There Is No Such Thing As A Leadership PositionPatrick Powaser
00:00 / 24:01

A glimpse of what you'll hear

02:21 Leadership is not about a position; it's about the role a person plays.

03:12 Disentangle leaders from executives.

04:10 Leaders are developed not born.

06:55 The difference among executives, managers, and leaders is what they focus on.

08:34 Leadership positions don't exist.

09:42 Benefits from developing leaders.

14:32 Key steps to implement a leadership development program.

17:57 Learn about Patrick. Email Patrick at

Episode Transcript
(Note: this was transcribed using transcription software and may not reflect the exact words used in the podcast.)

Centricity Introduction 0:04

Welcome to the Best Kept Secret videocast and podcast from Centricity. If you're a B2B service professional, use our five step process to go from the grind of chasing every sale. to keeping your pipeline full with prospects knocking on your door to buy from you. We give you the freedom of time and a life outside of your business. Each episode features an executive from a B2B services company sharing their provocative perspective on an opportunity that many of their clients are missing out on. It's how we teach our clients to get executive decision makers to buy without being salesy or spammy. Here's our host, the co founder and CEO of Centricity, Jay Kingley.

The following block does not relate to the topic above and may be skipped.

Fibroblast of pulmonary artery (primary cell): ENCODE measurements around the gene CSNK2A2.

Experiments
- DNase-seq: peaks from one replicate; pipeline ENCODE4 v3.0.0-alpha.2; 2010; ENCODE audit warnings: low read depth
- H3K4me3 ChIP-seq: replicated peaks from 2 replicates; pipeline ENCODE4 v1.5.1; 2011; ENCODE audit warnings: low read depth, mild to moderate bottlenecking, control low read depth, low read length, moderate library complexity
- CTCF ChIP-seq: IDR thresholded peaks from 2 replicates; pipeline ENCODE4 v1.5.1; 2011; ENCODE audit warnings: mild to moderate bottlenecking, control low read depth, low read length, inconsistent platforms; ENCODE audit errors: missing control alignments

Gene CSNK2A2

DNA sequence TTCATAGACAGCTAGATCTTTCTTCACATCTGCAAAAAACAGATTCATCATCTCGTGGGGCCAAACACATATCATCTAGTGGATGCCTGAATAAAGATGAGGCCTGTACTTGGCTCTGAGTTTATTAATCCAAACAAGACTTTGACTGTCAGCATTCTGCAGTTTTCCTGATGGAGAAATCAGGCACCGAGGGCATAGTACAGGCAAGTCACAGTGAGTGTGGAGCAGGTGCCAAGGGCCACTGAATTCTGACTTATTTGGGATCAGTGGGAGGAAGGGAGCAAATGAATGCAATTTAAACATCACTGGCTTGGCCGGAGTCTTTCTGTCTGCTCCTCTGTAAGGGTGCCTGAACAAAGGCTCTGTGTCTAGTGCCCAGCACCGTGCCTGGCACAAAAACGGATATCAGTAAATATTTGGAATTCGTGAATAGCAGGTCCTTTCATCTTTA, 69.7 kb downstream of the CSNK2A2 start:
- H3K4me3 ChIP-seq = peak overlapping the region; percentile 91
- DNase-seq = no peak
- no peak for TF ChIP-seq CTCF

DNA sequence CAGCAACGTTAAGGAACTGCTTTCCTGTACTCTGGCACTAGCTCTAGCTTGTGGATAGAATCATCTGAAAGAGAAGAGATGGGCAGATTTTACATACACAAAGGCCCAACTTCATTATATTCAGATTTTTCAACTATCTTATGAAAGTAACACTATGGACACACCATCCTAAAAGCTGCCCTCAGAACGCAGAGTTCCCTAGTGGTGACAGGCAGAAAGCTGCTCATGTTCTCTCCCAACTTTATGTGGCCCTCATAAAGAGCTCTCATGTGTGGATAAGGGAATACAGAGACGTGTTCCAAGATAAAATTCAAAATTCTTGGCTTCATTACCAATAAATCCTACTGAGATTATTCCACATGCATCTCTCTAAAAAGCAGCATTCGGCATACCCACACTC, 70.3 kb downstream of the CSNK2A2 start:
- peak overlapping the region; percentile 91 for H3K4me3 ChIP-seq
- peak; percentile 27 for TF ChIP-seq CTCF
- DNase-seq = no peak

Jay Kingley 0:43

I'm Jay Kingley, co founder and CEO of Centricity. Welcome to our show, or our guests share their provocative perspective on what their target market is missing out on. I'm happy to welcome back to this show, Joshua Goldberg, co managing partner of Nath Goldberg and Meyers, an intellectual property focused boutique law firm. Josh is based in Brooklyn, New York. Welcome back to the show, Josh.

Josh Goldberg 1:13

Thank you very much, Jay. I'm happy to be here again.

Jay Kingley 1:16